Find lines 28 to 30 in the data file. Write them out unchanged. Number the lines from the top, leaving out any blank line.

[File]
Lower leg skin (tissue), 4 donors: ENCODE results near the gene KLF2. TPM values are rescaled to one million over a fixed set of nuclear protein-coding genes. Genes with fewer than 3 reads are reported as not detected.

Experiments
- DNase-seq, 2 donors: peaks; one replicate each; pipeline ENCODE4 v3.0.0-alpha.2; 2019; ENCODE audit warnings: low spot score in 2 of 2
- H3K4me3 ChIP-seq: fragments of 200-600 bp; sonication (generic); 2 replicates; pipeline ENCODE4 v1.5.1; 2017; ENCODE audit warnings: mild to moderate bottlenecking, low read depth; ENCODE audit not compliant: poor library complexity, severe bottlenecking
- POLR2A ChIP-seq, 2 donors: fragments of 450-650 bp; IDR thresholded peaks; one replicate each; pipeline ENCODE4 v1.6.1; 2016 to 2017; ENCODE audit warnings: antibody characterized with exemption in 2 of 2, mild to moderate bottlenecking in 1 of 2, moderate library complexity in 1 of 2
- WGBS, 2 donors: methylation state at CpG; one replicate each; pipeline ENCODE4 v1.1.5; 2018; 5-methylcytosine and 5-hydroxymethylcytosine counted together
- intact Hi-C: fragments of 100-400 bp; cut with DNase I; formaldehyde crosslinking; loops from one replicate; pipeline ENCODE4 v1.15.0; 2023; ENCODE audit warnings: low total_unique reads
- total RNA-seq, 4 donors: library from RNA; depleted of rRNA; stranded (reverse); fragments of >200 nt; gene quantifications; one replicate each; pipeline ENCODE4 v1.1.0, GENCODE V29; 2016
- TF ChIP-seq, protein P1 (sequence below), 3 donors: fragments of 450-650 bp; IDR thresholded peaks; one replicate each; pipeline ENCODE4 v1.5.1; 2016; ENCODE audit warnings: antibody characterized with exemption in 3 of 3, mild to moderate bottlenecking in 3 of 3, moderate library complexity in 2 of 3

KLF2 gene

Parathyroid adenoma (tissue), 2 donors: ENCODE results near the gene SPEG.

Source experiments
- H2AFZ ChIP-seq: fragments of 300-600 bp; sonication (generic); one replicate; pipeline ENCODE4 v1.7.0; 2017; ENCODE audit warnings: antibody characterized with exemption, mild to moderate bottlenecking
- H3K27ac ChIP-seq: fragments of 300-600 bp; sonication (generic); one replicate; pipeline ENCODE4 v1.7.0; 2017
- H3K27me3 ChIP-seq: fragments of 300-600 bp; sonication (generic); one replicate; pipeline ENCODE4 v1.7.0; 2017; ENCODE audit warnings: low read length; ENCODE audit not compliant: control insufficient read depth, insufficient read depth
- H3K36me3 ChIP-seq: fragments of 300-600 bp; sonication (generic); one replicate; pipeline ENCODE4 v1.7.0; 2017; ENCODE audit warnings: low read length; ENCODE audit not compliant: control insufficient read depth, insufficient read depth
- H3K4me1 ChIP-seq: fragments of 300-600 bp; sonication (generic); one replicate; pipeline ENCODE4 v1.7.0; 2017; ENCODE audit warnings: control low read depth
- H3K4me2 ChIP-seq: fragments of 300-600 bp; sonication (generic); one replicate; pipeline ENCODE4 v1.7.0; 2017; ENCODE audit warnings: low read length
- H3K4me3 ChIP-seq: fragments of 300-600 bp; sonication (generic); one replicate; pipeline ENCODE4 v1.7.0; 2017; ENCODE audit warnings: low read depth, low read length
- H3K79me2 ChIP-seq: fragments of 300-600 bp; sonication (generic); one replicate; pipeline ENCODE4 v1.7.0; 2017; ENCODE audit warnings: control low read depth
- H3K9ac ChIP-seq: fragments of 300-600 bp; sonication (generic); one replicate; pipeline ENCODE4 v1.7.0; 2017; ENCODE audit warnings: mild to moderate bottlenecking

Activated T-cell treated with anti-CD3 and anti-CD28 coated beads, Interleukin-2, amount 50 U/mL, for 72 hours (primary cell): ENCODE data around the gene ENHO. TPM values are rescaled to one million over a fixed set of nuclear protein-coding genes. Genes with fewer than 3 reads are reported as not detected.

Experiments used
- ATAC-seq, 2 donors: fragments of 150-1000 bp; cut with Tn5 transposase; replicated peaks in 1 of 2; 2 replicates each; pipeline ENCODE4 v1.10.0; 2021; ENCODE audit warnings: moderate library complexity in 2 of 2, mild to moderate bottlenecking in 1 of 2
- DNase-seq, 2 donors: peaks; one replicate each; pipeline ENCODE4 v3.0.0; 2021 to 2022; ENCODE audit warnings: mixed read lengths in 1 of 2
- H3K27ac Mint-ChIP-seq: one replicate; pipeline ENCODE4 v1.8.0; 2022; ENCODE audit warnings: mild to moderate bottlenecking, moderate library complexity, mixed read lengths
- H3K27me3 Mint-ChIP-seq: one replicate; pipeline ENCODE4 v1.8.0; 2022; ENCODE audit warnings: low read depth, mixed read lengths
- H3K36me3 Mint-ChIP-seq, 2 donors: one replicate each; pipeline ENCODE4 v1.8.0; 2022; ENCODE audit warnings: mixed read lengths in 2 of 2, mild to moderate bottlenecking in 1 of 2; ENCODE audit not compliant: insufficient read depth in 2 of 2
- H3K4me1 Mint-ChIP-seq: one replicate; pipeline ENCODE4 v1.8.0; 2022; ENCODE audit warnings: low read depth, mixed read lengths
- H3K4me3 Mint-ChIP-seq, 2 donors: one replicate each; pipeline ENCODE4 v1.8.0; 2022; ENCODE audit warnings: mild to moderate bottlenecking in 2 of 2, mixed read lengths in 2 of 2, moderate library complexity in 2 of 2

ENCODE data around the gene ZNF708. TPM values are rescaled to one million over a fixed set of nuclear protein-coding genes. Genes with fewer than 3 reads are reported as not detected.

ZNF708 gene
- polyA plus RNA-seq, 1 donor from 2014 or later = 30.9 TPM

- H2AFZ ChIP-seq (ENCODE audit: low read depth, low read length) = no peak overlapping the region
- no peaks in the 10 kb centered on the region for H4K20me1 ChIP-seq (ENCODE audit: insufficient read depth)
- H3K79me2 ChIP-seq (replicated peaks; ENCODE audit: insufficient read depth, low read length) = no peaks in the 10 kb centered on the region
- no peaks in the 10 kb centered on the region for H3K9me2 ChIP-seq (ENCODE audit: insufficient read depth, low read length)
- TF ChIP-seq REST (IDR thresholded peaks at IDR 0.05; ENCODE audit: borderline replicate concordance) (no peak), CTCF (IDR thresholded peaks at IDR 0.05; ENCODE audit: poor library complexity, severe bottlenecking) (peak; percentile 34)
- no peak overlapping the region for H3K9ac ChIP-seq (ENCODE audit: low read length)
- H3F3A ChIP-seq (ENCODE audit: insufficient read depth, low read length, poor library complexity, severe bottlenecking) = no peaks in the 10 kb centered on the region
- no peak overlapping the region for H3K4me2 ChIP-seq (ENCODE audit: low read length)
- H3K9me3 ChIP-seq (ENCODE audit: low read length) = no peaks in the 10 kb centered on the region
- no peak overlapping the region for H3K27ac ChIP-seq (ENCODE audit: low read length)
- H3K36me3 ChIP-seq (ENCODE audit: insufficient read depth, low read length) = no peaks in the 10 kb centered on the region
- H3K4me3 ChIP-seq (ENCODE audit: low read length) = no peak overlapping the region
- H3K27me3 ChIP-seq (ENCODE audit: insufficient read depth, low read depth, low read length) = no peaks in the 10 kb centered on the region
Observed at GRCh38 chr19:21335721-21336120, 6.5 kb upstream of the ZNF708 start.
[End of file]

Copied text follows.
- H3K36me3 Mint-ChIP-seq, 2 donors: one replicate each; pipeline ENCODE4 v1.8.0; 2022; ENCODE audit warnings: mixed read lengths in 2 of 2, mild to moderate bottlenecking in 1 of 2; ENCODE audit not compliant: insufficient read depth in 2 of 2
- H3K4me1 Mint-ChIP-seq: one replicate; pipeline ENCODE4 v1.8.0; 2022; ENCODE audit warnings: low read depth, mixed read lengths
- H3K4me3 Mint-ChIP-seq, 2 donors: one replicate each; pipeline ENCODE4 v1.8.0; 2022; ENCODE audit warnings: mild to moderate bottlenecking in 2 of 2, mixed read lengths in 2 of 2, moderate library complexity in 2 of 2